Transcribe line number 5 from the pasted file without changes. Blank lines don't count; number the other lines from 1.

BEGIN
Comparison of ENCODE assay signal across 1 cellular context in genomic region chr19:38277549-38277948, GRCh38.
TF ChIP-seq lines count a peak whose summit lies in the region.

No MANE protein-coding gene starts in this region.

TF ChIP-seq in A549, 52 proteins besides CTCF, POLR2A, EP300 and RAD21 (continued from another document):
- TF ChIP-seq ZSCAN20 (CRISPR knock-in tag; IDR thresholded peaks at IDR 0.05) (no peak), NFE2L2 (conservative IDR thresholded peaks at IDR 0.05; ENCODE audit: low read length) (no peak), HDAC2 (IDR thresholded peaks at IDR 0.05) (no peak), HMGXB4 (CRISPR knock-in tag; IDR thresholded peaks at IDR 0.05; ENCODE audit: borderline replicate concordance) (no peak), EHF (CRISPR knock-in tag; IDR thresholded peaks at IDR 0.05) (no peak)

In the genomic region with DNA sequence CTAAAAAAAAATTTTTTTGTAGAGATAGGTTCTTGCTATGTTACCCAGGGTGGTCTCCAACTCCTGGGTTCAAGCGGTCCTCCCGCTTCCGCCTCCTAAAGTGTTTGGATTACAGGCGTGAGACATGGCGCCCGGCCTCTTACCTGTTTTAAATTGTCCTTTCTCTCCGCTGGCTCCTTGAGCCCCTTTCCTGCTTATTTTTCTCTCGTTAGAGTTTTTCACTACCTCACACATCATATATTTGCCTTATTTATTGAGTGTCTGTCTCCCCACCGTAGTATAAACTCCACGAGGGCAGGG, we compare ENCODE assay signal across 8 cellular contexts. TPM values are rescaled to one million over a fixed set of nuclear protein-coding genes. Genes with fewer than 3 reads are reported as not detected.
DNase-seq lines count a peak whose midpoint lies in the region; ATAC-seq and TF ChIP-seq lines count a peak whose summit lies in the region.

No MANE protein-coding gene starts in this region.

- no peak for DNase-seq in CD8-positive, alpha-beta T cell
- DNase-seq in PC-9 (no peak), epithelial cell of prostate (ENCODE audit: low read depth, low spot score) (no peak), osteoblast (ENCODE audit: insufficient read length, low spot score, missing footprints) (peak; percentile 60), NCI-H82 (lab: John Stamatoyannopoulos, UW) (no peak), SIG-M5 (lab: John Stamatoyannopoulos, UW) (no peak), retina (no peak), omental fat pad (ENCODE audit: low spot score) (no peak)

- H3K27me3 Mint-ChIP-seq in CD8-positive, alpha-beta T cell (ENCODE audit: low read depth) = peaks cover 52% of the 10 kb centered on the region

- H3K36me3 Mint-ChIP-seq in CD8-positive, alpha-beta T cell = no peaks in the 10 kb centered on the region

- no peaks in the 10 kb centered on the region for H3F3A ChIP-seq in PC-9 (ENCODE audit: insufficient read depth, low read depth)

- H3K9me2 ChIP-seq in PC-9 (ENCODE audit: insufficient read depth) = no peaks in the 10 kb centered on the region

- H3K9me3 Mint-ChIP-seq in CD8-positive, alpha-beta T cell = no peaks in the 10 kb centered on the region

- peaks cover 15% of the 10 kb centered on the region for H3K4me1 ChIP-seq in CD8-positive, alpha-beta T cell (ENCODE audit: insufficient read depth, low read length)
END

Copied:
- TF ChIP-seq ZSCAN20 (CRISPR knock-in tag; IDR thresholded peaks at IDR 0.05) (no peak), NFE2L2 (conservative IDR thresholded peaks at IDR 0.05; ENCODE audit: low read length) (no peak), HDAC2 (IDR thresholded peaks at IDR 0.05) (no peak), HMGXB4 (CRISPR knock-in tag; IDR thresholded peaks at IDR 0.05; ENCODE audit: borderline replicate concordance) (no peak), EHF (CRISPR knock-in tag; IDR thresholded peaks at IDR 0.05) (no peak)